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Frequently Asked Questions about Cost Segregation Studies [And the Answers that Matter to Breweries and Distilleries]

Written by Branden Crosby on February 5, 2020

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What is a Cost Segregation Study?

A cost segregation study provides an opportunity for many craft breweries and distilleries that have constructed, purchased, or substantially improved their new or used buildings and real estate assets, to take advantage of accelerated depreciation deductions and defer federal and state income taxes.

For a craft brewery or distillery, depreciation generally involves expensing the initial investment in capital equipment and build out into three categories: 5-year property, 15-year property and 39-year property.

The reclassification of property, plant and equipment from a longer depreciable life to a shorter depreciable life frequently allows such assets to become eligible for 100% bonus depreciation, which commonly results in additional tax savings and improved cash flows.

A recent study conducted by a professional in the industry showed that the percentage of 5-year property and 15-year property contained in many craft breweries and distilleries is between 30 – 50 percent. This potentially means that many assets within the building component itself can qualify for accelerated depreciation methods.

 

How are Cost Segregation Studies Conducted?

Cost segregation studies are conducted through a detailed and systematic accounting- and engineering-based analysis that is designed to identify and segregate the costs of short-lived property from the costs of real property.

 

Are Cost Segregation Studies Different After the 2017 Tax Reform?

Cost segregation considerations are more advantageous than ever before as a result of the changes that were made to depreciation methods with the passing of the Tax Cuts and Jobs Act.

Prior to the passing of the Tax Cuts and Jobs Act, bonus depreciation was available to craft breweries and distilleries for new assets only with a depreciable period of 20 years or less at an accelerated rate in the assets’ first year of service.

This meant that craft brewery and distillery owners of used buildings were not eligible for bonus depreciation and were less motivated by the benefits of a cost segregation study.

Under the Tax Cuts and Jobs Act, new and used qualifying assets that have a tax depreciable period of 20 years or less are now eligible for the 100 percent bonus depreciation provision in the assets’ first year of service.

This minor change in the tax law immediately created an opportunity for major tax savings that can be reinvested back into the operations of craft breweries and distilleries.

 

What are the Tax Benefits of Cost Segregation Studies?

When it comes to real estate construction, acquisition, expansion, or a remodel, the underlying benefit of a cost segregation study is that it produces enhanced depreciation deductions.

However, the main benefit of a cost segregation study is not simply concerning more depreciation deductions, but concerning the time value of money. The advantages of these accelerated deductions will be quantifiably greater than had the deductions been spread over longer periods of time using less accelerated depreciation methods.

A second tax benefit of cost segregation studies is that such studies frequently create a well-documented audit trail. If a cost segregation study is documented well, it can alleviate the possibility of an unfavorable audit adjustment due to improper documentation. Owners of craft breweries and distilleries will normally experience success under an IRS examination in sustaining accelerated depreciation deductions if such benefits are supported by an accurate cost segregation study that is based on contemporaneous records.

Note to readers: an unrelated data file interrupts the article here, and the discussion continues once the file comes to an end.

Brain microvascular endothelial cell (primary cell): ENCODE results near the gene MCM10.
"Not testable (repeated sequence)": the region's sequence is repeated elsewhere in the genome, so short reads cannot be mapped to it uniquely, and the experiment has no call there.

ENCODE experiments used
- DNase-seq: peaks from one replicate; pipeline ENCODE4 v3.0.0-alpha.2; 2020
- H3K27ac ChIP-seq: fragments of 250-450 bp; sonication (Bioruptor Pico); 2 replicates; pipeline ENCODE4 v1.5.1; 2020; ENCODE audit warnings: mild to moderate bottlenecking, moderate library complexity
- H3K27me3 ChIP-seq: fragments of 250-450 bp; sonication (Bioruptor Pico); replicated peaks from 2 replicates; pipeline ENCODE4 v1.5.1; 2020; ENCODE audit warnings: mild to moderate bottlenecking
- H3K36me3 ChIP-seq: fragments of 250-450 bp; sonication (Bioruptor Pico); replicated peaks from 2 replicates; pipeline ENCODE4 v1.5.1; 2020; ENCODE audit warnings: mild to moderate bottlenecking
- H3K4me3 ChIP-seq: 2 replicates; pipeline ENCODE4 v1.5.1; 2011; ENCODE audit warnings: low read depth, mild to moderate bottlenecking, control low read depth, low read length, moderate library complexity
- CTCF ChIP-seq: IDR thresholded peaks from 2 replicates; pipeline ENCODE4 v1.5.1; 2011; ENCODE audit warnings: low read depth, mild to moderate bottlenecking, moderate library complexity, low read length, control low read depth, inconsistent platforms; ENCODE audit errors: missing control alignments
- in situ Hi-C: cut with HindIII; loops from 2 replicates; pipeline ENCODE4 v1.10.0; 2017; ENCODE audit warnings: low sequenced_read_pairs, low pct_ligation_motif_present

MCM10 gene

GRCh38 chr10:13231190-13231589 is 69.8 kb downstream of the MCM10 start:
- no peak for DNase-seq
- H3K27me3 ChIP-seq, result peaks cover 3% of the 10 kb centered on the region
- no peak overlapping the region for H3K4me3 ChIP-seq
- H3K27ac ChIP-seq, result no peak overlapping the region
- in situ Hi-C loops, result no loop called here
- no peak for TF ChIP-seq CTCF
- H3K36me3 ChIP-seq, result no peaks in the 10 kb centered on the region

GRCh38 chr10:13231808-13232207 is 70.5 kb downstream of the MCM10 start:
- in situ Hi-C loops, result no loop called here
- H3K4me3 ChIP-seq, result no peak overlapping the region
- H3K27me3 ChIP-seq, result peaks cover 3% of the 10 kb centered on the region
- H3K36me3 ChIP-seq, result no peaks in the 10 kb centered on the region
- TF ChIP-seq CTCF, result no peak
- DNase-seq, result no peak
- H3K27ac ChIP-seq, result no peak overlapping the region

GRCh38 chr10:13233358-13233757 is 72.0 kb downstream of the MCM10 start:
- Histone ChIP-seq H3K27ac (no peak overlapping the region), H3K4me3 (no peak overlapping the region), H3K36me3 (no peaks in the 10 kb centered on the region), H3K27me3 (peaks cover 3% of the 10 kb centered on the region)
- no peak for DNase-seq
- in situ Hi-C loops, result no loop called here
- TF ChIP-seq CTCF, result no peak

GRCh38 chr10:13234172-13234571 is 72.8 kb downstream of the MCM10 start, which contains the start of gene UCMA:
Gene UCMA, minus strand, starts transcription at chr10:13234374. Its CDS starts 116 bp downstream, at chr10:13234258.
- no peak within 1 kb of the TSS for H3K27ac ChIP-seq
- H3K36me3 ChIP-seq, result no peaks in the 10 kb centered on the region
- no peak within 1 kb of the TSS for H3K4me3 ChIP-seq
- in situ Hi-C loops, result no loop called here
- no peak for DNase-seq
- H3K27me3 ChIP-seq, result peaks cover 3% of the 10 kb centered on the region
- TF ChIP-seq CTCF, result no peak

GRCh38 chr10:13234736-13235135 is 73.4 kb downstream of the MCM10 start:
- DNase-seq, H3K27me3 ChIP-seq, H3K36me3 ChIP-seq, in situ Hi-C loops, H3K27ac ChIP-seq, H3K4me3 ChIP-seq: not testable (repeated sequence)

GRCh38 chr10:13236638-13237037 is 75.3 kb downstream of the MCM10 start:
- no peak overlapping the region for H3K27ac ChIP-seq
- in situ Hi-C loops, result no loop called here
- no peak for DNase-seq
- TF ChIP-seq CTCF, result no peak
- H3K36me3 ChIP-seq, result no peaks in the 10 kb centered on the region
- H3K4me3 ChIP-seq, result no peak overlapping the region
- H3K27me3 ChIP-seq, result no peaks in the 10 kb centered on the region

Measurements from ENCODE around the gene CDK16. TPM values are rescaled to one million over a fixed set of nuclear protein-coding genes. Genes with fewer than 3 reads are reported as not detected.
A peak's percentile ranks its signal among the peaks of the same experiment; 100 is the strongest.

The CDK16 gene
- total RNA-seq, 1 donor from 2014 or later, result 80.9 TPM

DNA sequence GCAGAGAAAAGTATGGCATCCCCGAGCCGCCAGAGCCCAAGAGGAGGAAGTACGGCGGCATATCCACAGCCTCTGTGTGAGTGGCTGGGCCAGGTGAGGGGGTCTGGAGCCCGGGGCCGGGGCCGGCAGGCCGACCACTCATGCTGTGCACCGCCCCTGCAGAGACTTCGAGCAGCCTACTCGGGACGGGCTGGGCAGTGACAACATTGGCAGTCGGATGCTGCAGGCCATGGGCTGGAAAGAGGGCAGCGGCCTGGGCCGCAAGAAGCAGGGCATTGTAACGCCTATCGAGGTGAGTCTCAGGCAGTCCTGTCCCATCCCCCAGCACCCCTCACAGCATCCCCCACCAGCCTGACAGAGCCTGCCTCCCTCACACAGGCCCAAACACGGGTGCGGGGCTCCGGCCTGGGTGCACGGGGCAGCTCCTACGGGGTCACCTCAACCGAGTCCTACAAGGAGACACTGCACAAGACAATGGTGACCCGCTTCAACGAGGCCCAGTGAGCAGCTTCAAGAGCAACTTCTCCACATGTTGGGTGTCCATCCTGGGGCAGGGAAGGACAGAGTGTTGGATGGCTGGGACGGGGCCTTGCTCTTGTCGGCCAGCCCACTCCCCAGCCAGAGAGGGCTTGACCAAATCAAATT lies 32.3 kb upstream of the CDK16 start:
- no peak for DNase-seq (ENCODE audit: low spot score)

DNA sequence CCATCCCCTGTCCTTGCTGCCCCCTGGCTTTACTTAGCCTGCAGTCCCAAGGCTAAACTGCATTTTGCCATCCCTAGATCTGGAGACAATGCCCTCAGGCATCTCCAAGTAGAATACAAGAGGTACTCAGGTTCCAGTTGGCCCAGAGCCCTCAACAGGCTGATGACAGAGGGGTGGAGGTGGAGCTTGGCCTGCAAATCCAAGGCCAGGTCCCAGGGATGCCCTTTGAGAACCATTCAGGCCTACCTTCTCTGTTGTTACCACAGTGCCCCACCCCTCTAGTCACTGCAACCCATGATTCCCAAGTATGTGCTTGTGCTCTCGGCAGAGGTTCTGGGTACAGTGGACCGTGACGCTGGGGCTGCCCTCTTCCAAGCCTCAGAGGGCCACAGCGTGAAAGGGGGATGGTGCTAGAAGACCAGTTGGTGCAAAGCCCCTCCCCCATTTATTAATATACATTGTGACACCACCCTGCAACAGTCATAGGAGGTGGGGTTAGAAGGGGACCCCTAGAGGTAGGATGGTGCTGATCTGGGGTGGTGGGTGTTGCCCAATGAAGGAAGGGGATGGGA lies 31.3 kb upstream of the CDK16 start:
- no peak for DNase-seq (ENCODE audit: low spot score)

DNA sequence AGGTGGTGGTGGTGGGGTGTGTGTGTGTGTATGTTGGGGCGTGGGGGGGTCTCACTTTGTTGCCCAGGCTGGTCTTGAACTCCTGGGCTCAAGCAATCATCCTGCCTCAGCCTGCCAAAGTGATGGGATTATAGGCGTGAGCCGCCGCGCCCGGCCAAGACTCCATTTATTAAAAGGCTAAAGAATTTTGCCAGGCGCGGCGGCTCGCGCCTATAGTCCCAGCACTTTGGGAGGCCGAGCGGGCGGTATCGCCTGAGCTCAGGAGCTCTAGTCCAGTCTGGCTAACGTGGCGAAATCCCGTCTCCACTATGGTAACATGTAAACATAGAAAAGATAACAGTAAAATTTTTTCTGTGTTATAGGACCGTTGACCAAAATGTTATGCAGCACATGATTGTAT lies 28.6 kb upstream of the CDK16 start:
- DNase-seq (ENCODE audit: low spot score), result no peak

Another benefit of cost segregation studies is that if a component of a structure needs repair or replacement at some future date then owners of craft breweries and distilleries can identity and adjust off its remaining basis. This detailed method of record keeping allows owners of craft breweries and distilleries to potentially deduct a loss on disposition compared to no loss being recognized if the cost of the building component were interwoven with the cost of the building itself.

Cost segregation studies can also potentially lower local real estate and realty-transfer taxes. Local real estate and realty-transfer taxes are often calculated and determined by local governments based on the property’s fair market value. With this being said, if a cost segregation study results in a decreased fair market value, this may generate a lower amount owed for local real estate and realty-transfer taxes.

 

Do Cost Segregation Studies Apply Retroactively?

Cost segregation studies are generally most beneficial for recently completed construction, but they can often generate retroactive tax deductions for older buildings.

Craft breweries and distilleries that have not previously conducted a cost segregation study for their businesses should consider doing so in order to capitalize on any missed opportunities through depreciation catch-up techniques that will often generate a substantial reduction of the current year tax liability.

 

Moving Forward to Initiate Cost Segregation Studies for Craft Breweries and Distilleries

Every craft brewery and distillery is unique, and each has different needs. The best way to effectively position your craft brewery or distillery with the benefits of a cost segregation study is to partner with a tax advisor who understands your industry and tax law.

For more information or for insight that’s specific to your business, connect with a Warren Averett advisor.

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